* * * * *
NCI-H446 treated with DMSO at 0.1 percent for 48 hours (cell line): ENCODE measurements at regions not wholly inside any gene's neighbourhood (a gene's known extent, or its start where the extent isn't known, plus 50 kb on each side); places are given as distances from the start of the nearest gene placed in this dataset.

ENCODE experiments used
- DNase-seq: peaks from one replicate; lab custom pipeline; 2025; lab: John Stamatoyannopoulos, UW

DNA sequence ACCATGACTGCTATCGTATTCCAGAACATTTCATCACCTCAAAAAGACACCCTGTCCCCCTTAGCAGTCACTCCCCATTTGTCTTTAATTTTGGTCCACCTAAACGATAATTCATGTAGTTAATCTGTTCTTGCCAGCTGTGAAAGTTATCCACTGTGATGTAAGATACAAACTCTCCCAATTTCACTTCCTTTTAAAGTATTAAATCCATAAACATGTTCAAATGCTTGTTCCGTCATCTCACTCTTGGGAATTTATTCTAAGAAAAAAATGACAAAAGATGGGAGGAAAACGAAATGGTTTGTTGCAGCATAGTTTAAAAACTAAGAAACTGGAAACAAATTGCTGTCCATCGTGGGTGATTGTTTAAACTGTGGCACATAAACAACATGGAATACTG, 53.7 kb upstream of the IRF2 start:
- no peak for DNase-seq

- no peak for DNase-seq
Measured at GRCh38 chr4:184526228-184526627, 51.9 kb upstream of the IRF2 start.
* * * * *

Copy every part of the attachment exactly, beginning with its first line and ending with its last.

NCI-H446 treated with DMSO at 0.1 percent for 48 hours (cell line): ENCODE measurements at regions not wholly inside any gene's neighbourhood (a gene's known extent, or its start where the extent isn't known, plus 50 kb on each side); places are given as distances from the start of the nearest gene placed in this dataset.

ENCODE experiments used
- DNase-seq: peaks from one replicate; lab custom pipeline; 2025; lab: John Stamatoyannopoulos, UW

DNA sequence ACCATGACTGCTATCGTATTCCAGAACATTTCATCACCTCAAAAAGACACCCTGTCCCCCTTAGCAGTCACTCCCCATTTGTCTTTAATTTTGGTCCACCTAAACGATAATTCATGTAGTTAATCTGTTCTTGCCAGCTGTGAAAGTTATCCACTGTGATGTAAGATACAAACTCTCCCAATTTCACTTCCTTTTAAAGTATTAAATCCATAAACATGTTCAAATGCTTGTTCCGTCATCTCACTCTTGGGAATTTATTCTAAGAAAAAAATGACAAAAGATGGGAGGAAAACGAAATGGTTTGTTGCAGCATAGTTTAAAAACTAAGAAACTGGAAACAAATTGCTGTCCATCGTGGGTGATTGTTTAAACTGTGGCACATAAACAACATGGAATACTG, 53.7 kb upstream of the IRF2 start:
- no peak for DNase-seq

- no peak for DNase-seq
Measured at GRCh38 chr4:184526228-184526627, 51.9 kb upstream of the IRF2 start.